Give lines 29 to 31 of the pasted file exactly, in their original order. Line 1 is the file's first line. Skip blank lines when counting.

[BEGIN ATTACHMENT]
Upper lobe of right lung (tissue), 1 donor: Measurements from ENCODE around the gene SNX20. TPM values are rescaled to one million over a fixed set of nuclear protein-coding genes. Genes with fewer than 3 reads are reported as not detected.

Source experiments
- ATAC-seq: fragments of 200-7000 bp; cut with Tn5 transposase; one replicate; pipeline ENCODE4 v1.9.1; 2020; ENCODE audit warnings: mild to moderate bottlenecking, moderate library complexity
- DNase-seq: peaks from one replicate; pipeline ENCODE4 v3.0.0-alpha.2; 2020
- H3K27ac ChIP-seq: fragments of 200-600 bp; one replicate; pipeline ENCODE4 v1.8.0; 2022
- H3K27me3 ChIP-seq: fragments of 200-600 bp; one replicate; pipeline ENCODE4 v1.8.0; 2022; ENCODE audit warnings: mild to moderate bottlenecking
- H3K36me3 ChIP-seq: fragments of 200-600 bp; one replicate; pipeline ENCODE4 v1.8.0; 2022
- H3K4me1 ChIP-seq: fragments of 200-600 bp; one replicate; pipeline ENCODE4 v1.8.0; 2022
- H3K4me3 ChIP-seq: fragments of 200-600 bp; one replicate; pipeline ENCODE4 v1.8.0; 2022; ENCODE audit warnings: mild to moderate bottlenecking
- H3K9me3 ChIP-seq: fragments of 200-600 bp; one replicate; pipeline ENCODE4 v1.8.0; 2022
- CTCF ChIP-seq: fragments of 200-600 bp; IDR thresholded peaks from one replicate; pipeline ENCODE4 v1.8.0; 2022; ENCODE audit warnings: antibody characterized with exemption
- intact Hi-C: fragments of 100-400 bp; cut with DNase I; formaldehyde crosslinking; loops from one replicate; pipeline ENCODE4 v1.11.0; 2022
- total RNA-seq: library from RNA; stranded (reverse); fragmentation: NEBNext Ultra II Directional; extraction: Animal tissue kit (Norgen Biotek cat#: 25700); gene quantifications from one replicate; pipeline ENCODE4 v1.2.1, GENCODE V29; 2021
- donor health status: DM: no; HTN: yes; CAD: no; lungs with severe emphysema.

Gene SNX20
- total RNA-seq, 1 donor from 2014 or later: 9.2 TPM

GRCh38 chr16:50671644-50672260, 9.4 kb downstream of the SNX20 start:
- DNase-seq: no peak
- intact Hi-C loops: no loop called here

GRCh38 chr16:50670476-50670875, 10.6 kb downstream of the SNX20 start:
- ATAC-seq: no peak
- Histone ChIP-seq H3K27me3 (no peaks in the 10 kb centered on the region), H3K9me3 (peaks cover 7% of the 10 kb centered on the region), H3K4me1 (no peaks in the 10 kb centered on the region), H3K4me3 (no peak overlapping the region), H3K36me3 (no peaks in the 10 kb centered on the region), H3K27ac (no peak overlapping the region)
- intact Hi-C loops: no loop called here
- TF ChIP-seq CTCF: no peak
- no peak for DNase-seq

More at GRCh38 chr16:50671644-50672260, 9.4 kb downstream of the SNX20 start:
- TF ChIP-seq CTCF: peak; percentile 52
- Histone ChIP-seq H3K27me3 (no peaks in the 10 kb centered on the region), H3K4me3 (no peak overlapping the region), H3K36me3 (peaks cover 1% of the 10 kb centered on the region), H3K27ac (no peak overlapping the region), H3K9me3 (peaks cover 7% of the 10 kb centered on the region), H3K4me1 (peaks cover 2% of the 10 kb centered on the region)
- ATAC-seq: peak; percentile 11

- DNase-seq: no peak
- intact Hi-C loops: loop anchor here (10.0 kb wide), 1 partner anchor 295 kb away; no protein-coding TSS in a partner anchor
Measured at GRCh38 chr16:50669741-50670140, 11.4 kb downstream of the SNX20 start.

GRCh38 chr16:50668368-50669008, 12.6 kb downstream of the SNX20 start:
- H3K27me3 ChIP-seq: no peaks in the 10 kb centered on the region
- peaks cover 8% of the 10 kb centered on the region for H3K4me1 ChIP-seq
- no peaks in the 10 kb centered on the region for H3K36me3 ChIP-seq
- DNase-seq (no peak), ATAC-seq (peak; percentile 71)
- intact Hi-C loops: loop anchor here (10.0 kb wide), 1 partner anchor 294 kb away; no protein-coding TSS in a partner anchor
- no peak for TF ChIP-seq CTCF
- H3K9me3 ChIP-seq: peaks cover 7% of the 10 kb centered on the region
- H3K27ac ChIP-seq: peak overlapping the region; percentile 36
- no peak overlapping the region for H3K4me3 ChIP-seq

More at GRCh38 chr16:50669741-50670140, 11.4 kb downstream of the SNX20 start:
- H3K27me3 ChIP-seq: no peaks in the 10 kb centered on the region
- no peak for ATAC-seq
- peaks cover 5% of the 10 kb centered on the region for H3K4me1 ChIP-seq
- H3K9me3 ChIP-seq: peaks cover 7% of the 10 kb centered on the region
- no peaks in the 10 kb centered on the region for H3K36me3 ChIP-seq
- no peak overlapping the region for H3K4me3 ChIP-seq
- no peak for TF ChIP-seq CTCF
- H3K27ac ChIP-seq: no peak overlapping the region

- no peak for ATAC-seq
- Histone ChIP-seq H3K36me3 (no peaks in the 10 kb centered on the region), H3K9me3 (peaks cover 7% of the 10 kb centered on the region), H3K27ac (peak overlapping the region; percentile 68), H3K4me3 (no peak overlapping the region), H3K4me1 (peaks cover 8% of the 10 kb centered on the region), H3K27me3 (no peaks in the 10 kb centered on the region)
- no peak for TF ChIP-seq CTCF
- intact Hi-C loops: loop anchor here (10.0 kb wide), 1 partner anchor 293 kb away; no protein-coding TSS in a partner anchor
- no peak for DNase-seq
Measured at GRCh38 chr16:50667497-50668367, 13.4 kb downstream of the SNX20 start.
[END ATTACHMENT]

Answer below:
- ATAC-seq: peak; percentile 11

- DNase-seq: no peak
- intact Hi-C loops: loop anchor here (10.0 kb wide), 1 partner anchor 295 kb away; no protein-coding TSS in a partner anchor